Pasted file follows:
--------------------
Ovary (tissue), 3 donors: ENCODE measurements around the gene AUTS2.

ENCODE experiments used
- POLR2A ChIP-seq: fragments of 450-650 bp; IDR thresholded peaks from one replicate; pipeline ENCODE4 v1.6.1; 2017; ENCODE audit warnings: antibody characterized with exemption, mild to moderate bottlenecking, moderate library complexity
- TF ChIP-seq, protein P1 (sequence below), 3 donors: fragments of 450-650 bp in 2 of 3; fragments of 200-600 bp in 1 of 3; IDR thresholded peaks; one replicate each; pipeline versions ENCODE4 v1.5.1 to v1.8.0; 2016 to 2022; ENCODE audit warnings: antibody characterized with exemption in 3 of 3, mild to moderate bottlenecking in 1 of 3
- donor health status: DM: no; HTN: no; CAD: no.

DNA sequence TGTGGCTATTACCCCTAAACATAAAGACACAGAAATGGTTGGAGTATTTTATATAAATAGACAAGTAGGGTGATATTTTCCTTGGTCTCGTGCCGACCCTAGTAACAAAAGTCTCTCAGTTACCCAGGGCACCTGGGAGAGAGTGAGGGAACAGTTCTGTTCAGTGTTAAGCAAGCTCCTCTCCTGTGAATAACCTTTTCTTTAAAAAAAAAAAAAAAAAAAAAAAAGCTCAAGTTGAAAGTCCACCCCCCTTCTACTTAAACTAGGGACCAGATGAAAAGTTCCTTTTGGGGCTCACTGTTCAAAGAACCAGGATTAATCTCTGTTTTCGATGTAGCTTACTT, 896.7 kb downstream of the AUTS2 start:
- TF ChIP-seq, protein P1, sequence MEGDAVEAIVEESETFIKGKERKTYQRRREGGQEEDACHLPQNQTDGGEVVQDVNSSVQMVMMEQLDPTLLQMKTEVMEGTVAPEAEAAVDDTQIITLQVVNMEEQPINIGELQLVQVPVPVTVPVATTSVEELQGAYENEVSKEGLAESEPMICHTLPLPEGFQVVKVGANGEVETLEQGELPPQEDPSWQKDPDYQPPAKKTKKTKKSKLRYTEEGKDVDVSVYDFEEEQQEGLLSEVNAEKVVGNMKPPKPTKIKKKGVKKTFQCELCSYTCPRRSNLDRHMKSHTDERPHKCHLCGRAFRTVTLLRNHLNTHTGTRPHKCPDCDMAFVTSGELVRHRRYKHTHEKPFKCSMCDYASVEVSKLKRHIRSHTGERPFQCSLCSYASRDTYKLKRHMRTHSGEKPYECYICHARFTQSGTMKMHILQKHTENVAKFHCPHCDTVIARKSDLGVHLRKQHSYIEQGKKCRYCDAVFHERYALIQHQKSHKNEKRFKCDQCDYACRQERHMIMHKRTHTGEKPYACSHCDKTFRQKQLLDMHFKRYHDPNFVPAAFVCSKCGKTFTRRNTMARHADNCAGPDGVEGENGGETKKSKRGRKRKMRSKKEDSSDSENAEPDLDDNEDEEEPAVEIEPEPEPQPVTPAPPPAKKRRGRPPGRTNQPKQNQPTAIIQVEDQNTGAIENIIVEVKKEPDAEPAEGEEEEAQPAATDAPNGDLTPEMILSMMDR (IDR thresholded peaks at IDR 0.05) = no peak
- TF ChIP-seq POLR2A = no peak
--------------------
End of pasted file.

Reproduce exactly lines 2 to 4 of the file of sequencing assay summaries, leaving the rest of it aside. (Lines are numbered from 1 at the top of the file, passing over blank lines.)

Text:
ENCODE experiments used
- POLR2A ChIP-seq: fragments of 450-650 bp; IDR thresholded peaks from one replicate; pipeline ENCODE4 v1.6.1; 2017; ENCODE audit warnings: antibody characterized with exemption, mild to moderate bottlenecking, moderate library complexity
- TF ChIP-seq, protein P1 (sequence below), 3 donors: fragments of 450-650 bp in 2 of 3; fragments of 200-600 bp in 1 of 3; IDR thresholded peaks; one replicate each; pipeline versions ENCODE4 v1.5.1 to v1.8.0; 2016 to 2022; ENCODE audit warnings: antibody characterized with exemption in 3 of 3, mild to moderate bottlenecking in 1 of 3